In your opinion, who should fix a bug? A programmer, right? OK but really, who... let me explain.
I'm a Scrum Master across a number of Scrum projects. Scrum says 'ring-fence your resources where possible', a sentiment I whole-heartedly agree with.
Generally we integrate a certain %age of each sprint to be bug-fixing from the previous sprint(s) - all well and good.
After each Sprint we Demo and Restrospective to our clients, and promote our development code to a UAT environment (our client generally doesn't want a small bit of his project to go-live, but that's up to them - we're keeping our side of the bargain by ensuring we deploy working and testable code).
Once all sprints are complete we have a UAT phase where the client takes a thorough test of the completed software to find any last minute bugs. Now ideally these would have been caught already, but realistically there are a some that only discovered during UAT.
During this UAT phase, not all the developers are needed on the project 100% of the time, and so we like to reallocate them to other projects. However, Scrum says 'ring-fence your resources where possible'.
My problem is, I'm allocating developers to the UAT phase of one project while starting a separate Scrum project with them elsewhere. Not ideal - however, this is a commercial reality at the moment.
I can either:
1) Live with it and have developers fix their own code - and allocate some time (say, 20%) of the developer to the previous project's UAT.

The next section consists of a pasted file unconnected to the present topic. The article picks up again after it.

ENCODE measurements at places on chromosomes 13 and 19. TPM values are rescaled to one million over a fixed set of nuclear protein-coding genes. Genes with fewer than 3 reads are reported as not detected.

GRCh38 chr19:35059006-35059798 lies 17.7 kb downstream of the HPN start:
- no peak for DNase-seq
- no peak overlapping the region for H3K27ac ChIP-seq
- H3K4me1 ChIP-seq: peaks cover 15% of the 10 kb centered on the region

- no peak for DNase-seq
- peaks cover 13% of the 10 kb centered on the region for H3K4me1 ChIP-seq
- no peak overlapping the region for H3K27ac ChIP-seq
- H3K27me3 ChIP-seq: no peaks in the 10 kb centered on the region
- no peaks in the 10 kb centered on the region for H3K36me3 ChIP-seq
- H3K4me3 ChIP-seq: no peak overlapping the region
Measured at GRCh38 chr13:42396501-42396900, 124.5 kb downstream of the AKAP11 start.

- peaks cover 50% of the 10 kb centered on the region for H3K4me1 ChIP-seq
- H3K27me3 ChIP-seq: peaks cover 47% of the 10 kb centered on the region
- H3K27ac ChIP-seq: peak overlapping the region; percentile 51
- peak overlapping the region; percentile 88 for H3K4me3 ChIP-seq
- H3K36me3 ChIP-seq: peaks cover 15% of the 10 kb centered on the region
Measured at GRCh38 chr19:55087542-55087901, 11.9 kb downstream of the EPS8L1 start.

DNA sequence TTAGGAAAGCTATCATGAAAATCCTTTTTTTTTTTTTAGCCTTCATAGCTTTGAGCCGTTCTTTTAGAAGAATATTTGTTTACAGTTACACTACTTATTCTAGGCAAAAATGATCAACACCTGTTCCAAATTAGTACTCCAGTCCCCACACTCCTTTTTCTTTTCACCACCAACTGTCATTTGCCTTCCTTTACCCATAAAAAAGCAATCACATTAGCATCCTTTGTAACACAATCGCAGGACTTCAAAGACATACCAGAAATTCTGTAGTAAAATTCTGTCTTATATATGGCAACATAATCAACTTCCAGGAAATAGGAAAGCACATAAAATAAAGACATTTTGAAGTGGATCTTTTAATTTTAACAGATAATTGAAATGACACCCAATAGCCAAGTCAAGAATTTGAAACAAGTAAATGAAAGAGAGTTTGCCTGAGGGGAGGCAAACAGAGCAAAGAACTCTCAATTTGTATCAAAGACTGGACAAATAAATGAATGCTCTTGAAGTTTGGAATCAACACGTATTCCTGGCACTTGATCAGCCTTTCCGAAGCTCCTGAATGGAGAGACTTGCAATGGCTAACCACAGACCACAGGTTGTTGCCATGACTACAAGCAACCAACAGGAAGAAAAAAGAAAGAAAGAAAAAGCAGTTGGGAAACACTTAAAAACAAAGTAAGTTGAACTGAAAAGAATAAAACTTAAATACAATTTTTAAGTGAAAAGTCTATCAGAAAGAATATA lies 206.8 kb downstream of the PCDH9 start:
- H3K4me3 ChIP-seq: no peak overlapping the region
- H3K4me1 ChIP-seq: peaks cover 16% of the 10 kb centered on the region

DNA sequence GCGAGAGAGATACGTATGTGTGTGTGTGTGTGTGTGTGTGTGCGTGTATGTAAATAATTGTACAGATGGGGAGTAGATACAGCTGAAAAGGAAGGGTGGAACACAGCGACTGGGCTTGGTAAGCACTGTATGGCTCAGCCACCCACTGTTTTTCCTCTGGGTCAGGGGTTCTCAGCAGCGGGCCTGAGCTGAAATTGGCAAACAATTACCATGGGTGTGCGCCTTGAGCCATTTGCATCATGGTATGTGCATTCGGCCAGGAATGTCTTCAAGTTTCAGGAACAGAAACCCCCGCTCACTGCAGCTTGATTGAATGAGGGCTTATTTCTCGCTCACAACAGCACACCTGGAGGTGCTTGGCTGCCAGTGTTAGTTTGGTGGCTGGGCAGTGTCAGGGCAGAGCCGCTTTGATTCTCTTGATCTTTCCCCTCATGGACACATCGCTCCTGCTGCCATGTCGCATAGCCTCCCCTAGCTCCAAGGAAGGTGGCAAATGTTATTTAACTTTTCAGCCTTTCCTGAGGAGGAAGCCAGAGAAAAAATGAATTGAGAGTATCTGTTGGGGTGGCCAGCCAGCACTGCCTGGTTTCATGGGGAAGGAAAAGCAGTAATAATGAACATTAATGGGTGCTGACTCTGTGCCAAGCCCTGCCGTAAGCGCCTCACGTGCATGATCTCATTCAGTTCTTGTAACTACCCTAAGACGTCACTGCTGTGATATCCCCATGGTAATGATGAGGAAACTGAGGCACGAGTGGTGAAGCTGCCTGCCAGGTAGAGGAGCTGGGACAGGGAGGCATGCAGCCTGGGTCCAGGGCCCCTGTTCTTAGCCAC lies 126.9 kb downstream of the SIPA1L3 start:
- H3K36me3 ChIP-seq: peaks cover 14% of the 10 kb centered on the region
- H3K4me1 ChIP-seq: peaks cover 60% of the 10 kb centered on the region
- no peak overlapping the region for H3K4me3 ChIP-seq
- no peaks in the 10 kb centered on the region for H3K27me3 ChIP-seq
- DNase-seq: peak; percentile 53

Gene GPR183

2) Ensure a handover is in place and have 1 or 2 developers dedicated to bug fixing code 100% of the time.
I like 1), but it makes resourcing a real pain in the arse.
2) scares me, I feel developers won't take responsibility over the quality of their own code. I feel there's a lot to be said in ensuring developers take ownership of their own code - and asking them to fix their own bugs is a good way of ensuring quality. Noone likes fixing bugs, so I've found developers generally try and do a better job up front knowing they'll have to fix any issues that are raised anyway. However, 2) is easier to plan and resource. But 2) will take longer, as fixing a bug in someone elses code is costly in terms of time and resource. If it is a complicated fix, it may need the original developer's help anyway, and it will certainly take longer to fix by someone who isn't as familiar with that section of the code base.
What do people think?